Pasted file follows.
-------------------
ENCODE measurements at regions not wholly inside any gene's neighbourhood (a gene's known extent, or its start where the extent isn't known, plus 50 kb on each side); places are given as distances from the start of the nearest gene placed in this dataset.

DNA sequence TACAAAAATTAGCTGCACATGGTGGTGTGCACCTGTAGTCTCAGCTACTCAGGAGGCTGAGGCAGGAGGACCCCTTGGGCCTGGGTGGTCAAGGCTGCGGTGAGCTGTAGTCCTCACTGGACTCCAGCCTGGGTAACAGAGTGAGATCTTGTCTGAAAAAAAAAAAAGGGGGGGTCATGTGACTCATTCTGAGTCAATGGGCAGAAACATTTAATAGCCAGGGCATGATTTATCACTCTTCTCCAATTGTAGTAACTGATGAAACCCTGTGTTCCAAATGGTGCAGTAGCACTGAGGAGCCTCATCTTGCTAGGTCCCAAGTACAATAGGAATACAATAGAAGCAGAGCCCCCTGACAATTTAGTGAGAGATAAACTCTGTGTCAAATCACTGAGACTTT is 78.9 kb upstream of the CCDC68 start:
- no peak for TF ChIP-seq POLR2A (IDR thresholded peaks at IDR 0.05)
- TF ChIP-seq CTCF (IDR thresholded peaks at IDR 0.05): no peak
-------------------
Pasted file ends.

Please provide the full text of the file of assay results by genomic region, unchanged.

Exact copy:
ENCODE measurements at regions not wholly inside any gene's neighbourhood (a gene's known extent, or its start where the extent isn't known, plus 50 kb on each side); places are given as distances from the start of the nearest gene placed in this dataset.

DNA sequence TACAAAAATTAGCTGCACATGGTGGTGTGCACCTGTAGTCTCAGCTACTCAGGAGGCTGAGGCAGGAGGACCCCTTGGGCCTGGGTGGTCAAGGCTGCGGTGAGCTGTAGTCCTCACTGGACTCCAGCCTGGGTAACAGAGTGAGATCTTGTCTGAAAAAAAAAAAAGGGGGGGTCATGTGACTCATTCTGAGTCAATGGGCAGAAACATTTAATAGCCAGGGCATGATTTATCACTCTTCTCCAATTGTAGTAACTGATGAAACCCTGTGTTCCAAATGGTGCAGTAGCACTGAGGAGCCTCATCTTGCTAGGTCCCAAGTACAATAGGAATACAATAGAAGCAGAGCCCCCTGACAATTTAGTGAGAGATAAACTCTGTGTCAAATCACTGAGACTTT is 78.9 kb upstream of the CCDC68 start:
- no peak for TF ChIP-seq POLR2A (IDR thresholded peaks at IDR 0.05)
- TF ChIP-seq CTCF (IDR thresholded peaks at IDR 0.05): no peak